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Cuomo, Senate GOP roll back some provisions of SAFE Act

Gov. Andrew Cuomo has agreed to suspend some

Gov. Andrew Cuomo has agreed to suspend some provisions of his SAFE Act covering ammunition sales. Credit: Yeong-Ung Yang

ALBANY -- In a rollback of key provisions in his landmark gun control law, Gov. Andrew M. Cuomo agreed Friday to suspend sections of his SAFE Act covering ammunition sales.

Under the agreement with State Senate Republicans, New York will suspend indefinitely its efforts to require background checks for ammunition purchasers and to create a database of buyers.

The Senate mistakenly said Friday that the agreement would also will lift the ban on Internet sales of ammunition under the SAFE Act, but the memo of understanding released Saturday showed that the Internet ban remains in effect.

Cuomo pushed the measure into law two years ago, a month after the Newtown, Connecticut, shootings at an elementary school that left 27 dead, and had resisted calls to repeal or change the act.

The measure was popular in New York City and on Long Island, but it cost Cuomo much of his upstate and Republican support, which has contributed to his historic lows in recent polls.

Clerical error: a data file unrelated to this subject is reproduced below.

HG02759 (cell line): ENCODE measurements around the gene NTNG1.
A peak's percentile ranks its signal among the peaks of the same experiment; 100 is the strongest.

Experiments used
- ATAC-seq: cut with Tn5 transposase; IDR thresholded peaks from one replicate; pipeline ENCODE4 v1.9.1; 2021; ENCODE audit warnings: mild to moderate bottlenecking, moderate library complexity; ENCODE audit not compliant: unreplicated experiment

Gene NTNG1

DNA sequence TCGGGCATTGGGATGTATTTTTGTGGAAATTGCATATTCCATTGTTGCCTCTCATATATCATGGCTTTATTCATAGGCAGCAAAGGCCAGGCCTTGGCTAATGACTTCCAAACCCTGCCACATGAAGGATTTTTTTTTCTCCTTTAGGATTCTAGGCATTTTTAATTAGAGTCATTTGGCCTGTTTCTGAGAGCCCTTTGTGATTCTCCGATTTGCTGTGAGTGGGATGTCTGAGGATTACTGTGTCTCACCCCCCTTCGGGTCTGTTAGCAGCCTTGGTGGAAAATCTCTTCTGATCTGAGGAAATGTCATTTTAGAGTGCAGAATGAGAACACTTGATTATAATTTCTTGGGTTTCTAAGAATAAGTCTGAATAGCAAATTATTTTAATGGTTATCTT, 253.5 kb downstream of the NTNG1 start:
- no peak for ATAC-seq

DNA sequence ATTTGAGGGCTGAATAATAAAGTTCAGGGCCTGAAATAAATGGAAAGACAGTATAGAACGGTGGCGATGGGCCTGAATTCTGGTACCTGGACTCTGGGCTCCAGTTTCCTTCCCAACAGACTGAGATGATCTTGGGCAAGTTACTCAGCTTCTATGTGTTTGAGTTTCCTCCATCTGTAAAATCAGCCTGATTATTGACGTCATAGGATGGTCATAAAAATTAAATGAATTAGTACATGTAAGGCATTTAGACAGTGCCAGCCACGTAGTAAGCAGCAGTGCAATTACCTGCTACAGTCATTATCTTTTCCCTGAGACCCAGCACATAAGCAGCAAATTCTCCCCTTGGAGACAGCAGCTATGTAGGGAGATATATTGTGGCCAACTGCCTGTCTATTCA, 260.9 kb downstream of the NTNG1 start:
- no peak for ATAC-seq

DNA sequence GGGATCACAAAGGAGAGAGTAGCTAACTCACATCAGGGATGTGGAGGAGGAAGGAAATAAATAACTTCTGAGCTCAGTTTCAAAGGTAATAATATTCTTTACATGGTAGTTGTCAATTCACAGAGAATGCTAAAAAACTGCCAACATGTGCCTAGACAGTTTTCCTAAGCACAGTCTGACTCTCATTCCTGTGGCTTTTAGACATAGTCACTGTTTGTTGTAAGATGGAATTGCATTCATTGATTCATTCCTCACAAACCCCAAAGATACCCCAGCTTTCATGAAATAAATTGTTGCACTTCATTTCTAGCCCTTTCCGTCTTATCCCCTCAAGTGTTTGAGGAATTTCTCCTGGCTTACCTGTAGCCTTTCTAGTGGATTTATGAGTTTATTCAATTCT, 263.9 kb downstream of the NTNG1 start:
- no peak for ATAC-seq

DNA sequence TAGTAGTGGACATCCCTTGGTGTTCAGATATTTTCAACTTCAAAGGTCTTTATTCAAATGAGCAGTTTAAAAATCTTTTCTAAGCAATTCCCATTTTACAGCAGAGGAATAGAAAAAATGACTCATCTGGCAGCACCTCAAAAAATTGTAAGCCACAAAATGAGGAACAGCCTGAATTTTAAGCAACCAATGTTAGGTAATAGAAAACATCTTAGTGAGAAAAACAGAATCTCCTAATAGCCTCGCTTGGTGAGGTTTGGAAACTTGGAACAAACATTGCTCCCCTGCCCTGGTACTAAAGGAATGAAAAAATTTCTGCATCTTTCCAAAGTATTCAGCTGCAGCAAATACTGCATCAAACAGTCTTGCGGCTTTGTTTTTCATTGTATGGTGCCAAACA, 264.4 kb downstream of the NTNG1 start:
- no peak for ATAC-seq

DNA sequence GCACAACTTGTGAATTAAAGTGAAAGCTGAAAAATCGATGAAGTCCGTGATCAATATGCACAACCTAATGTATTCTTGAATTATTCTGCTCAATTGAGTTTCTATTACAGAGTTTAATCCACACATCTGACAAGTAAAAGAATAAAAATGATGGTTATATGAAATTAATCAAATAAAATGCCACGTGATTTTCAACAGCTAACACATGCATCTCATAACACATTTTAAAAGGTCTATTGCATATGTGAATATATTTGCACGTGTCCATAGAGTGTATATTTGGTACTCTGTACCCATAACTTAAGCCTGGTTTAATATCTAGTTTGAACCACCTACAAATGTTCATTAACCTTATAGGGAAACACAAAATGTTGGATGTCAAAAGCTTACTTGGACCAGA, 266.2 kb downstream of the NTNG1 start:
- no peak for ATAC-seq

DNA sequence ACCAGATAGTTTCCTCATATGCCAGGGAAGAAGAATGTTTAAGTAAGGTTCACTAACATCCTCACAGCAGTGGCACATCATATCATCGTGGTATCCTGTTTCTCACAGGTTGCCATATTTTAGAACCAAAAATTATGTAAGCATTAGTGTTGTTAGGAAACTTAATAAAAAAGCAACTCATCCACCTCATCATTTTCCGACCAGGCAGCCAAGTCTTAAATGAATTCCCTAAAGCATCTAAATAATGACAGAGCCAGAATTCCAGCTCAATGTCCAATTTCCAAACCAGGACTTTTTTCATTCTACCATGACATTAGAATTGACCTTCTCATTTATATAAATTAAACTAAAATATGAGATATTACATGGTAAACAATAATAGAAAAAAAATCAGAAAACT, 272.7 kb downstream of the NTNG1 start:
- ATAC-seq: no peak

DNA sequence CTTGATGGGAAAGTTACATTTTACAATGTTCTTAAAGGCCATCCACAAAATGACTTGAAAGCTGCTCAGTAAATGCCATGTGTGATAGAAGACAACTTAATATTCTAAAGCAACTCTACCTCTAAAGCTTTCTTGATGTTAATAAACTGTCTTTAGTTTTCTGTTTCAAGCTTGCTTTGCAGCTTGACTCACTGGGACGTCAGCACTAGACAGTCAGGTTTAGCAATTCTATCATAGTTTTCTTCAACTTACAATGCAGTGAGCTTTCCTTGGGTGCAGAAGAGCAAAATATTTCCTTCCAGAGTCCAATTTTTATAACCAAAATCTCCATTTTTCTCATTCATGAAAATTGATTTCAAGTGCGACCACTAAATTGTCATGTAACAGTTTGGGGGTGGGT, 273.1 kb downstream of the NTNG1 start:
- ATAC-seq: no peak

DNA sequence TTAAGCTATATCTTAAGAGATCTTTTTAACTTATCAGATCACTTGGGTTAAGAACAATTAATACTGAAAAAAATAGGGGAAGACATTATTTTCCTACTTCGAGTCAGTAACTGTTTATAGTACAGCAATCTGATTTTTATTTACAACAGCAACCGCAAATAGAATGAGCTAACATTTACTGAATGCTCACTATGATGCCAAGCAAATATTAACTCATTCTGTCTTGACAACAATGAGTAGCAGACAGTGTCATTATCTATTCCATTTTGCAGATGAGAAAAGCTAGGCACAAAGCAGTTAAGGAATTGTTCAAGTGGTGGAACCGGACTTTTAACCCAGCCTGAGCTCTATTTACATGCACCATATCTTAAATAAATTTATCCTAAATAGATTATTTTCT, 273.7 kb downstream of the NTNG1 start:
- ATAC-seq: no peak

Senate Republicans who sought changes in the SAFE Act declared a victory Friday.

Sen. James Seward (R-Milford) called the deal "a significant accomplishment" and "a victory for Second Amendment rights."

James Baker of the National Rifle Association called the changes "a step in the right direction to restore a degree of sanity after the SAFE Act's over-the-top demonizing of lawful New York gun owners."

Mike Murphy, spokesman for Senate Democrats who strongly supported the original SAFE Act, called the changes "outrageous . . . I guess we don't have the toughest gun laws in the country anymore."

Cuomo aide Rich Azzopardi downplayed the changes, saying that inadequate technology made it difficult to enforce the ammunition provisions.

Azzopardi said the ammunition background checks and database could be revived when technology improves.

The agreement was signed by Senate Majority Leader John Flanagan (R-East Northport).

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